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Week in Review: December 4, 2020

Recap & Commentary

The S&P 500 again ended the week at a new record high, as investor’s chose to focus on signs that Congress may try to pass additional fiscal stimulus before year end, rather than the ongoing surge in coronavirus cases, which set a new daily record of 227K on Friday.

Interest rates, as measured by the 10-Year Treasury, rose to a four-week high on hopes that additional stimulus might benefit economic activity. Corporate yields, however, moved lower mirroring the improvement in equity markets (remember, yields fall as bond prices rise). Yields on non-investment grade (high yield) corporate bonds fell to a new record low of 4.6%.

Speaking before the Senate, Fed Chair Jay Powell continued to reinforce his message that the economy is faced with unprecedented threats stemming from the coronavirus. He also reiterated the Fed will do all it can to support the economy, but that additional fiscal stimulus would be beneficial. “We’ll use our tools until the danger is well and truly past, and it may require help from other parts of government as well, including Congress.”

Through Saturday, according to Johns Hopkins, the U.S. has recorded 14.6M total coronavirus cases, with nearly 30% occurring in November alone. During the past week, the U.S. set new daily records for cases (227K) as well as deaths (3,157). In the U.K., health officials approved Pfizer’s vaccine for emergency use.  A similar move by U.S. regulators is expected in the near future.

Economic Bullet Points

The week’s economic news was dominated by the November employment report.  At first blush, the report was positive, as headline unemployment fell from 6.9% to 6.7%. However, nonfarm payrolls added just 245K jobs, far fewer than the expected 469k, and just 40% of the 610K added in October. A closer examination of the data revealed that the reduction in the unemployment rate was due entirely to 400K individuals leaving the workforce, as the household survey data used to calculate the unemployment rate actually showed a loss, not a gain, of 74K jobs during the month. Market reaction to the news was positive, as investors chose to interpret it as “bad news is good” with respect to the potential for additional fiscal stimulus.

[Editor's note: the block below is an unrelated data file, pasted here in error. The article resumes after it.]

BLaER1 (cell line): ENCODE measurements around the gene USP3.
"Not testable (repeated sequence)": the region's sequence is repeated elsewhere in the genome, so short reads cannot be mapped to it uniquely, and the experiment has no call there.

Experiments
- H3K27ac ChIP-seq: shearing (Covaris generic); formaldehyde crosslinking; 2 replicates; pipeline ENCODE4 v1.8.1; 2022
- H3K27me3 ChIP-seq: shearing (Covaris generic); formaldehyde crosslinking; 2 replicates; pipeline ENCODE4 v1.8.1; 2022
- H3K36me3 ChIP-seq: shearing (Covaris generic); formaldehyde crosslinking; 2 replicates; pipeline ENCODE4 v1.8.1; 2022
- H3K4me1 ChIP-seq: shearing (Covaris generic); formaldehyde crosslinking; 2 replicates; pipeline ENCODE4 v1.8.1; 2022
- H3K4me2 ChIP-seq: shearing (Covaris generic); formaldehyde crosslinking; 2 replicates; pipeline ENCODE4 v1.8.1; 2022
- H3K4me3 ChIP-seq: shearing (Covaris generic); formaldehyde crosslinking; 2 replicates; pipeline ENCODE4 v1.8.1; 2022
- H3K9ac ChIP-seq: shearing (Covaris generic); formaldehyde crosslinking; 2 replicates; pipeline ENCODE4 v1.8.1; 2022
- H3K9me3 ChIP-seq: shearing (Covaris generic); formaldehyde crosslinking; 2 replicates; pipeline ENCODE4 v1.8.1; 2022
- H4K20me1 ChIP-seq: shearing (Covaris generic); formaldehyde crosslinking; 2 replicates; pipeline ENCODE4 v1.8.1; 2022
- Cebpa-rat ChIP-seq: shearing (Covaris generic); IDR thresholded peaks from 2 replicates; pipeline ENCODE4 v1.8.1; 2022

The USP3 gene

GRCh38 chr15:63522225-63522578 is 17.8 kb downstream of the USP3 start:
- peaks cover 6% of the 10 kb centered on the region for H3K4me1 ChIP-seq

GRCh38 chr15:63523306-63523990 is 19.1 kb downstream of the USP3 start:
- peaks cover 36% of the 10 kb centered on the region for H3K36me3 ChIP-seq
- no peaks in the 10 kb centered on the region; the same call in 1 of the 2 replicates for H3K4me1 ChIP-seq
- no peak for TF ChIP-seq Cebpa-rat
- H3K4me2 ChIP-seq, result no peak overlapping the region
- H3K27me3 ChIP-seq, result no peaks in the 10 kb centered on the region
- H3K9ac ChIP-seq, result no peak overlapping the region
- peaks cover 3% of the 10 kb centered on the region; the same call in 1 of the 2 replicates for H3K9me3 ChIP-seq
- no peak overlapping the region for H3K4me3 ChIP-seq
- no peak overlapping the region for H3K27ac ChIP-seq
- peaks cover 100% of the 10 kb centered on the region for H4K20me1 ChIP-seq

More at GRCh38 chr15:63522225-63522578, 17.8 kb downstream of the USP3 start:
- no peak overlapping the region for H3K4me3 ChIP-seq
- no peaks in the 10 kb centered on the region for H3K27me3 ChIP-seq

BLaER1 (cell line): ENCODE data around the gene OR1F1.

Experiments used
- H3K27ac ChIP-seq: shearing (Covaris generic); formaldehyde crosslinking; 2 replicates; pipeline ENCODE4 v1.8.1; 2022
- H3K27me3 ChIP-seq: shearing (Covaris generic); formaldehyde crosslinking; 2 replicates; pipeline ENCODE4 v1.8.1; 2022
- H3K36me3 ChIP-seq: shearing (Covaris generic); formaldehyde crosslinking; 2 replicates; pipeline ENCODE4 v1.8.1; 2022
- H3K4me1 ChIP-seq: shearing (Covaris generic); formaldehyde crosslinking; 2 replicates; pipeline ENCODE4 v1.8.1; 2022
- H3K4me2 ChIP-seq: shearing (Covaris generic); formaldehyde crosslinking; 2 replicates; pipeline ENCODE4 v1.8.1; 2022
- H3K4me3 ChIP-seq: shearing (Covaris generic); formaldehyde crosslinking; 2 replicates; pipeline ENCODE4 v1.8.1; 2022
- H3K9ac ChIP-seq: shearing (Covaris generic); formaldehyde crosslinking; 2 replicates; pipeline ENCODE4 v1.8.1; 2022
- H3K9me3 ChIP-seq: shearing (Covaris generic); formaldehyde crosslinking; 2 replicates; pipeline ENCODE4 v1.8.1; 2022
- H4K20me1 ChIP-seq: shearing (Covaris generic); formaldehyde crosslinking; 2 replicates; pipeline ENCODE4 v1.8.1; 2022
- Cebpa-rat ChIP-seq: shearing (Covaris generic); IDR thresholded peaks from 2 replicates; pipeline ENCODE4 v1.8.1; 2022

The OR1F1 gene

According to industry group ISM, both the manufacturing and services sectors decelerated some in November. Within manufacturing, production, new orders and employment all slowed from October levels, with the latter slipping back into contraction territory after just a single month of expansion. October’s positive employment reading had been the first for the sector since July 2019.

The service sector slowed to a six-month low as business activity and new orders slowed from October. However, unlike manufacturing, employment increased for a third consecutive month. The collective readings suggest that after a strong initial rebound during the summer months, economic growth is moderating due in part to a normal return to more sustainable levels, but also due to surging coronavirus cases.

Of Note

Denmark announced plans to end all oil and gas production in the North Sea by 2050 in an effort to become carbon-neutral by that time.

Market Indices Week of 12/4

S&P 5001.7%
Small Caps2.0%
Intl. Developed1.0%
Intl. Emerging1.7%
Commodities-0.7%
U.S. Bond Market-0.4%
10-Year Treas. Yield0.97%
US Dollar-1.2%
WTI Oil ($/bl)$46
Gold ($/oz)$1,837

The Week Ahead

  • Small Business Optimism
  • Nonfarm Productivity
  • Consumer Inflation (CPI)
  • Weekly Jobless Claims
  • Producer Inflation (PPI)
  • Consumer Sentiment

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